(Reuters) - A federal judge on Friday blocked a portion of a Wisconsin law that requires doctors who perform abortions to have admitting privileges at a hospital near their practice.
U.S. District Judge William Conley last month temporarily stopped the measure, days after Republican Governor Scott Walker signed it into law, and his latest ruling extends that indefinitely while a lawsuit proceeds against the provision.
Planned Parenthood, which filed the suit, is challenging the requirement that doctors performing an abortion have admitting privileges at a hospital within 30 miles of their practice.
The group, which sued in partnership with another abortion provider called Affiliated Medical Services, contends the law would create such hurdles for doctors that abortion in Wisconsin would only be available in the large cities of Madison and Milwaukee.
Conley, in his 44-page ruling, expressed similar concerns.
"Even if there were some evidence that the admitting privileges requirement would actually further women's health, any benefit is greatly outweighed by the burdens caused by increased travel, decreased access and, at least for some women, the denial of an in-state option for abortion services," Conley wrote in his opinion released on Friday.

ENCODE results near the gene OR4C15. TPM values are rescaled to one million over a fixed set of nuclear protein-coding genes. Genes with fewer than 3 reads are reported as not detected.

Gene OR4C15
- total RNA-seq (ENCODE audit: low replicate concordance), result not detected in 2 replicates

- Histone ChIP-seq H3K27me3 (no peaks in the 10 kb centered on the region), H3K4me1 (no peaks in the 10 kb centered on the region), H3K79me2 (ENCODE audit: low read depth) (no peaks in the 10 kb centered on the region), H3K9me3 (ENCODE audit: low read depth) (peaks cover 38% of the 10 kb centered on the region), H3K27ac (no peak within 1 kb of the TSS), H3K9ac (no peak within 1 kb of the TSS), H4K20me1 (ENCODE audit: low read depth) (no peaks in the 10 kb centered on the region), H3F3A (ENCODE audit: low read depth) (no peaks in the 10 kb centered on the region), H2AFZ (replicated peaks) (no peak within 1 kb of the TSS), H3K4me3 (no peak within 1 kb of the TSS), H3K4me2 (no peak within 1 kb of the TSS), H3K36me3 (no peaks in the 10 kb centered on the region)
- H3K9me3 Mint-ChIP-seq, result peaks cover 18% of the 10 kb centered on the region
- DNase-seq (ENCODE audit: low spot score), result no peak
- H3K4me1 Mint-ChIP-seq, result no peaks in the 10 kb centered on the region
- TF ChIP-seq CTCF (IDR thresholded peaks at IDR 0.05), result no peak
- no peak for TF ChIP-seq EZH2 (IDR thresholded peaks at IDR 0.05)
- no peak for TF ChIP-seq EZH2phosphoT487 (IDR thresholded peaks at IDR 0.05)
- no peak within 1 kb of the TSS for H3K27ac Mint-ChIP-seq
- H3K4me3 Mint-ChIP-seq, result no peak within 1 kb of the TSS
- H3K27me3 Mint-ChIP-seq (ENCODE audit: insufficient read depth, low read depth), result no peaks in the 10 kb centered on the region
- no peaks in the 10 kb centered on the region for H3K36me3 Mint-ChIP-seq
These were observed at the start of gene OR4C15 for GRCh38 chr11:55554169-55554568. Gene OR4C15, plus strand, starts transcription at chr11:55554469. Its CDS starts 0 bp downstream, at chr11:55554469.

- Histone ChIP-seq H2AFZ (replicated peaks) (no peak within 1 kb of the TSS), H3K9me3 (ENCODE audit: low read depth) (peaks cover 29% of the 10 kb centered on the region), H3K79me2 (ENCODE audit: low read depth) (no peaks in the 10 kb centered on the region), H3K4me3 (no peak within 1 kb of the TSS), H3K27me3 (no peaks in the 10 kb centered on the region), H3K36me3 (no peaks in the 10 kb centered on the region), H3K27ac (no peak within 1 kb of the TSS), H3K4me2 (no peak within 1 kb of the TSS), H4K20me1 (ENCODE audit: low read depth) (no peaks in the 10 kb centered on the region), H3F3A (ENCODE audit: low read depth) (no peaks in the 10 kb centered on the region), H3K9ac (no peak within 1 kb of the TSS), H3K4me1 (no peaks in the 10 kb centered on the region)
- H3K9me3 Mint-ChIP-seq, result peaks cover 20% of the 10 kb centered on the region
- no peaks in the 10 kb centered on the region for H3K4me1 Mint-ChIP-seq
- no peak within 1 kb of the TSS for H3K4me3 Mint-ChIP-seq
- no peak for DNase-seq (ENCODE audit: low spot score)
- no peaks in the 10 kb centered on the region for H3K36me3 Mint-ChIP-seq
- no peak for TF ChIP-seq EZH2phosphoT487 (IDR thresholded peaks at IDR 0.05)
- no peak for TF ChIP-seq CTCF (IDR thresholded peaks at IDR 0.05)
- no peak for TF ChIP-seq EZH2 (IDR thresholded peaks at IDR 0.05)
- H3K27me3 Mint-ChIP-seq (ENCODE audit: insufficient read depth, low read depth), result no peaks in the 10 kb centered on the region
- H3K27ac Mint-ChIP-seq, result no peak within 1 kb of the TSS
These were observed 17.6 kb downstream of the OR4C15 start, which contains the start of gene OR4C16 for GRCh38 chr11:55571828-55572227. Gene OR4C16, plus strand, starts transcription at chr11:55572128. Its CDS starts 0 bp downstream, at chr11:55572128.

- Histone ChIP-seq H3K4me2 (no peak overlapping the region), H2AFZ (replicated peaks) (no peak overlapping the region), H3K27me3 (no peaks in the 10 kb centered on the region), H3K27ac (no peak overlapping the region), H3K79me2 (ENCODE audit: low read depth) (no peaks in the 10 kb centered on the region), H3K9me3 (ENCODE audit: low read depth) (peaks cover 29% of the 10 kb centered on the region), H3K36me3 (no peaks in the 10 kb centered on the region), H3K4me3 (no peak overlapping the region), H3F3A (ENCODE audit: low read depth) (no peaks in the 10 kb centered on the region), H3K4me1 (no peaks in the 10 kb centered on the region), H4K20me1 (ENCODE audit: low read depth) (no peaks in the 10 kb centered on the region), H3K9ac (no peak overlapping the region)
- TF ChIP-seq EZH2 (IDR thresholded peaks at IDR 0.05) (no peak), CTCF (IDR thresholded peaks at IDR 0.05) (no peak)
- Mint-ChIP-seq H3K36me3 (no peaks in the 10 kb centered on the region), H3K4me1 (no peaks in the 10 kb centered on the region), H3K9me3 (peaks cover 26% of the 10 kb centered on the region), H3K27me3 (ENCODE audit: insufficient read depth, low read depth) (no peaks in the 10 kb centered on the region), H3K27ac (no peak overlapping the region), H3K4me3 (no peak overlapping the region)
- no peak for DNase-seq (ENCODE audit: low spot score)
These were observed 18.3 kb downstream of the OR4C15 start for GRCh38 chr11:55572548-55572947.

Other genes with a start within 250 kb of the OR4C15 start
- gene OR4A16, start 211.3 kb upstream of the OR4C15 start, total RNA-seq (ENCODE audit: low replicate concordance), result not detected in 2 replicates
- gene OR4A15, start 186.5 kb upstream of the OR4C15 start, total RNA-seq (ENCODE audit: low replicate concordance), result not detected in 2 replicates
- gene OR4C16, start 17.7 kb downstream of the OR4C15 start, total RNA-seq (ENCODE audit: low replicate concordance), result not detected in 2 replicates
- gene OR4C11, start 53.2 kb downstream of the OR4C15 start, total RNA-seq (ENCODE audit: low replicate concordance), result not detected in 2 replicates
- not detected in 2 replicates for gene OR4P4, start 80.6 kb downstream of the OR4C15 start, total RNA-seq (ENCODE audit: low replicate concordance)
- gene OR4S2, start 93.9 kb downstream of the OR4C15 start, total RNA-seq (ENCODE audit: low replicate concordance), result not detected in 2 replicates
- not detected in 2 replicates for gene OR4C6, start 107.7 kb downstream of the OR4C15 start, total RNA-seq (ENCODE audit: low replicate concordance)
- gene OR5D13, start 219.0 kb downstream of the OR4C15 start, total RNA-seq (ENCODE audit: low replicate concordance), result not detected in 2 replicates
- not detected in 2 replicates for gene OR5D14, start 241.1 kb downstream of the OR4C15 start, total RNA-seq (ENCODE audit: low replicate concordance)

A representative for Walker could not be reached for comment late on Friday, and the anti-abortion group Wisconsin Right to Life did not return calls.
"In Wisconsin, Texas, North Carolina and elsewhere we are seeing an unprecedented wave of attacks on women's health, and people are fed up with it," Planned Parenthood Federation of America president Cecile Richards said in a statement following Conley's ruling.
Earlier this week, North Carolina Governor Pat McCrory signed into law sweeping new restrictions on abortion clinics, including an admitting privileges requirement.
Texas Governor Rick Perry last month signed into law a similar statute as part of a sweeping measure that followed 12 other states in banning abortions at later than 20 weeks of pregnancy.
In previous rulings in Mississippi and Alabama, courts have blocked admitting privilege requirements for physicians who perform abortions.
Anti-abortion activists, frustrated at their failure to roll back the landmark 1973 U.S. Supreme Court decision that found women have a constitutional right to terminate pregnancy, have in recent years turned to enacting new abortion limits in states with Republican-controlled legislatures.
(Reporting by Alex Dobuzinskis; Editing by Ken Wills)
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